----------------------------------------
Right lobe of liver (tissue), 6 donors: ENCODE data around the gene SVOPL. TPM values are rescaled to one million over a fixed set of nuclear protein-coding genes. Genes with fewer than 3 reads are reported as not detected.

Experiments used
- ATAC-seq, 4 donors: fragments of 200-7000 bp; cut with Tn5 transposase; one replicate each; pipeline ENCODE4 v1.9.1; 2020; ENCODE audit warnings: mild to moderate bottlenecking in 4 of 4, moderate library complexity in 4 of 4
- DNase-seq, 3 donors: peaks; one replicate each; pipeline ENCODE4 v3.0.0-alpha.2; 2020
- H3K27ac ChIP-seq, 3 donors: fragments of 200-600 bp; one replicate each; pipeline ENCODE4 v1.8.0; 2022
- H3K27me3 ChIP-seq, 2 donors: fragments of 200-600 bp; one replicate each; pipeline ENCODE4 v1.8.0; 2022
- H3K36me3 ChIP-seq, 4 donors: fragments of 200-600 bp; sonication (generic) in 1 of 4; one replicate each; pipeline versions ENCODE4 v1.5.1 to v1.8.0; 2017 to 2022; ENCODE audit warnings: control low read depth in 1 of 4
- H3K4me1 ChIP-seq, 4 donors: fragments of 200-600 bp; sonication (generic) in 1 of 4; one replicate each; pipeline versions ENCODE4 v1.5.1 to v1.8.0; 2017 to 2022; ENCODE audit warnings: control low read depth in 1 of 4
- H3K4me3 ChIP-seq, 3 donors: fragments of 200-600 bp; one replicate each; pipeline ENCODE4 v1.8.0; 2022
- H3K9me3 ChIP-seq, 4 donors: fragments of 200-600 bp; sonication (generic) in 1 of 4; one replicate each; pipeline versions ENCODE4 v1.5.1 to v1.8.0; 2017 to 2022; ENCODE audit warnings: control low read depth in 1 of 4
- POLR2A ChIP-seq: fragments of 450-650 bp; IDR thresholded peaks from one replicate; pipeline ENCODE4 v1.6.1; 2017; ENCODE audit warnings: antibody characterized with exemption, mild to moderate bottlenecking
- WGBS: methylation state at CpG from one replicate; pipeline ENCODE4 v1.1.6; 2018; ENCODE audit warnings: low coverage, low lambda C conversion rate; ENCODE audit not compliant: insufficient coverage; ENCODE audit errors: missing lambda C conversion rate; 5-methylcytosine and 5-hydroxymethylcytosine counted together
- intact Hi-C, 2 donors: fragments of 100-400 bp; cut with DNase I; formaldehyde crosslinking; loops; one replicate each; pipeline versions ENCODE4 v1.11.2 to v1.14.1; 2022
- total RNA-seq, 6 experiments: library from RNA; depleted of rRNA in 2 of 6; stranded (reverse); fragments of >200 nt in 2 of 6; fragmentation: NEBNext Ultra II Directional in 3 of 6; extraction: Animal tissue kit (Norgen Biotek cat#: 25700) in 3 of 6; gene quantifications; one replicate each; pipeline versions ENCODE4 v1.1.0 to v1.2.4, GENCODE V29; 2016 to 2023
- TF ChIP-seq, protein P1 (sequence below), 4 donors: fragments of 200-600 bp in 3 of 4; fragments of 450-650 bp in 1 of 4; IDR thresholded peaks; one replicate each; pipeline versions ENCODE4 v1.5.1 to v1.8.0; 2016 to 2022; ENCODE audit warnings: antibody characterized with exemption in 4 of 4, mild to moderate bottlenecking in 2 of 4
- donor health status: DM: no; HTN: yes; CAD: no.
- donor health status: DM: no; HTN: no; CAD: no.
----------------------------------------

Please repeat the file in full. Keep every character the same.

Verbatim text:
Right lobe of liver (tissue), 6 donors: ENCODE data around the gene SVOPL. TPM values are rescaled to one million over a fixed set of nuclear protein-coding genes. Genes with fewer than 3 reads are reported as not detected.

Experiments used
- ATAC-seq, 4 donors: fragments of 200-7000 bp; cut with Tn5 transposase; one replicate each; pipeline ENCODE4 v1.9.1; 2020; ENCODE audit warnings: mild to moderate bottlenecking in 4 of 4, moderate library complexity in 4 of 4
- DNase-seq, 3 donors: peaks; one replicate each; pipeline ENCODE4 v3.0.0-alpha.2; 2020
- H3K27ac ChIP-seq, 3 donors: fragments of 200-600 bp; one replicate each; pipeline ENCODE4 v1.8.0; 2022
- H3K27me3 ChIP-seq, 2 donors: fragments of 200-600 bp; one replicate each; pipeline ENCODE4 v1.8.0; 2022
- H3K36me3 ChIP-seq, 4 donors: fragments of 200-600 bp; sonication (generic) in 1 of 4; one replicate each; pipeline versions ENCODE4 v1.5.1 to v1.8.0; 2017 to 2022; ENCODE audit warnings: control low read depth in 1 of 4
- H3K4me1 ChIP-seq, 4 donors: fragments of 200-600 bp; sonication (generic) in 1 of 4; one replicate each; pipeline versions ENCODE4 v1.5.1 to v1.8.0; 2017 to 2022; ENCODE audit warnings: control low read depth in 1 of 4
- H3K4me3 ChIP-seq, 3 donors: fragments of 200-600 bp; one replicate each; pipeline ENCODE4 v1.8.0; 2022
- H3K9me3 ChIP-seq, 4 donors: fragments of 200-600 bp; sonication (generic) in 1 of 4; one replicate each; pipeline versions ENCODE4 v1.5.1 to v1.8.0; 2017 to 2022; ENCODE audit warnings: control low read depth in 1 of 4
- POLR2A ChIP-seq: fragments of 450-650 bp; IDR thresholded peaks from one replicate; pipeline ENCODE4 v1.6.1; 2017; ENCODE audit warnings: antibody characterized with exemption, mild to moderate bottlenecking
- WGBS: methylation state at CpG from one replicate; pipeline ENCODE4 v1.1.6; 2018; ENCODE audit warnings: low coverage, low lambda C conversion rate; ENCODE audit not compliant: insufficient coverage; ENCODE audit errors: missing lambda C conversion rate; 5-methylcytosine and 5-hydroxymethylcytosine counted together
- intact Hi-C, 2 donors: fragments of 100-400 bp; cut with DNase I; formaldehyde crosslinking; loops; one replicate each; pipeline versions ENCODE4 v1.11.2 to v1.14.1; 2022
- total RNA-seq, 6 experiments: library from RNA; depleted of rRNA in 2 of 6; stranded (reverse); fragments of >200 nt in 2 of 6; fragmentation: NEBNext Ultra II Directional in 3 of 6; extraction: Animal tissue kit (Norgen Biotek cat#: 25700) in 3 of 6; gene quantifications; one replicate each; pipeline versions ENCODE4 v1.1.0 to v1.2.4, GENCODE V29; 2016 to 2023
- TF ChIP-seq, protein P1 (sequence below), 4 donors: fragments of 200-600 bp in 3 of 4; fragments of 450-650 bp in 1 of 4; IDR thresholded peaks; one replicate each; pipeline versions ENCODE4 v1.5.1 to v1.8.0; 2016 to 2022; ENCODE audit warnings: antibody characterized with exemption in 4 of 4, mild to moderate bottlenecking in 2 of 4
- donor health status: DM: no; HTN: yes; CAD: no.
- donor health status: DM: no; HTN: no; CAD: no.